- Feelings of sadness
- Body ache
- Sore throat
- Nasal Congestion
- Upset Stomach
Many of my acupuncture clients are feeling the transition from late summer to fall right now.
Some common complaints I see with this change of season are:
I recommend coming in for an acupuncture seasonal "tune up" to help your body, mind and spirit adapt to this energetic change in nature.
Here are 6 other things you can do to stay balanced in this transition:
1. Get more sleep
As the days get shorter and the nights get longer, your body will naturally require more deep rest. Accept that this change is part of nature and don't feel guilty about going to bed earlier or sleeping a little longer.
2. Eat more cooked foods and less raw food
While salads and fresh juices felt energizing and cleansing during the warm months, they are now too cold and dispersing for most people, and can lead to upset stomachs, constipation, loose stools, anxiety, sleeplessness and fatigue. Start roasting veggies, and making soups and stews instead. If you are hooked on your raw juice, but are still experiencing symptoms, consider drinking it a bit less often.
3. Start eating more meat
Animal protein is highly recommended during the colder months in Chinese medicine. Lean cuts of beef, lamb, or buffalo build the blood and help your system to stay warm enough and amps up your immune system for the colder season. Choose organic, grass fed meat, and continue to eat plenty of veggies and fiber as well.
4. Wear a scarf
In Chinese Medicine, many colds and flus are caused by a "wind-cold invasion". Wind -cold is said to enter through the back of the neck, at the occiput. Especially on days that shift between warm and chilly, it's helpful to keep your neck covered with a cozy fabric, so the cold doesn't sneak its way in to your body.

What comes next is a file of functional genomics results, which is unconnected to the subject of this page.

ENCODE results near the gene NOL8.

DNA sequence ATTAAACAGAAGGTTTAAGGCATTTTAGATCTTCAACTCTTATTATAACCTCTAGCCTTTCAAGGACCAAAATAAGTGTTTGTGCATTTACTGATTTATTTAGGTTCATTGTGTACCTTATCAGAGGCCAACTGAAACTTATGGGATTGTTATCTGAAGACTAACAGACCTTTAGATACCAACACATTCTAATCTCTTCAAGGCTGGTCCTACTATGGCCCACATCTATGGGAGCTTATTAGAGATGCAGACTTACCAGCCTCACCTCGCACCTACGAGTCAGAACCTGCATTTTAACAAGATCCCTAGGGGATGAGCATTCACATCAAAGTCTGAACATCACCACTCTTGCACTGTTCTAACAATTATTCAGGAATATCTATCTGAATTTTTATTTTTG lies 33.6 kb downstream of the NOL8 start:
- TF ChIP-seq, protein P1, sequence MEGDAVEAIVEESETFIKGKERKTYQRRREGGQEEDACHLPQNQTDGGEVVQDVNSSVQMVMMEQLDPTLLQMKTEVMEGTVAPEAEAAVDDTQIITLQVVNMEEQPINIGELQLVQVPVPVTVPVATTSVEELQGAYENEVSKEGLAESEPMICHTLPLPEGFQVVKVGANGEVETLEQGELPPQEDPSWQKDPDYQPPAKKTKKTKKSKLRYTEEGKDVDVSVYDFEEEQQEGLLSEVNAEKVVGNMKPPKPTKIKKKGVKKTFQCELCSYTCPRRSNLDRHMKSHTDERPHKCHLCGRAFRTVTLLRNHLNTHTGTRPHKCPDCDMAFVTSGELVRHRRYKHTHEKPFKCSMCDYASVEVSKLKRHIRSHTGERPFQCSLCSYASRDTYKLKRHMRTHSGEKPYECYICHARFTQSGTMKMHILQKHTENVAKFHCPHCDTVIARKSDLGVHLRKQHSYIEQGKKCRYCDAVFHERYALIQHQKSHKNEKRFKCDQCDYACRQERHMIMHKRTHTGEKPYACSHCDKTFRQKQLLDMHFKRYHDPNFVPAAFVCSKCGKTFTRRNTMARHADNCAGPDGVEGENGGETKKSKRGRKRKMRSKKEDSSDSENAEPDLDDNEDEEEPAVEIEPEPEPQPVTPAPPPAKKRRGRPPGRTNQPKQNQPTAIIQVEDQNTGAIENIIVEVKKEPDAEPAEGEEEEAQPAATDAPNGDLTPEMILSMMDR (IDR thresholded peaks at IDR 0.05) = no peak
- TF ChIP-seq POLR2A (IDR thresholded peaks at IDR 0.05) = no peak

5. Adapt your exercise routine
During the summer, you may have ridden your bike for miles, then swum laps and gone to a rigorous yoga class, fueled mostly by salads with nuts and seeds. As the winter approaches, you may feel better doing long deep stretching that is grounding and quiet on some days, and then going to bed early. It's still important to do cardio and sweat, but don't force your body to keep up with the pace it naturally enjoyed during the high energy summer months.
6. Consider letting go
In Chinese Medicine, the fall is a time to let go of whatever is no longer serving us. This can be a vision to which we are attached, but that hasn't manifested, a relationship that brings suffering, or belief that keeps us stuck in dissatisfaction.
Consider what you need to let go of, or what has been naturally removed from your life and write about it in your journal. The more mindful you can be about loss and letting go, the more aligned you will be with the energy of the season, and the less you will be affected by its changes.
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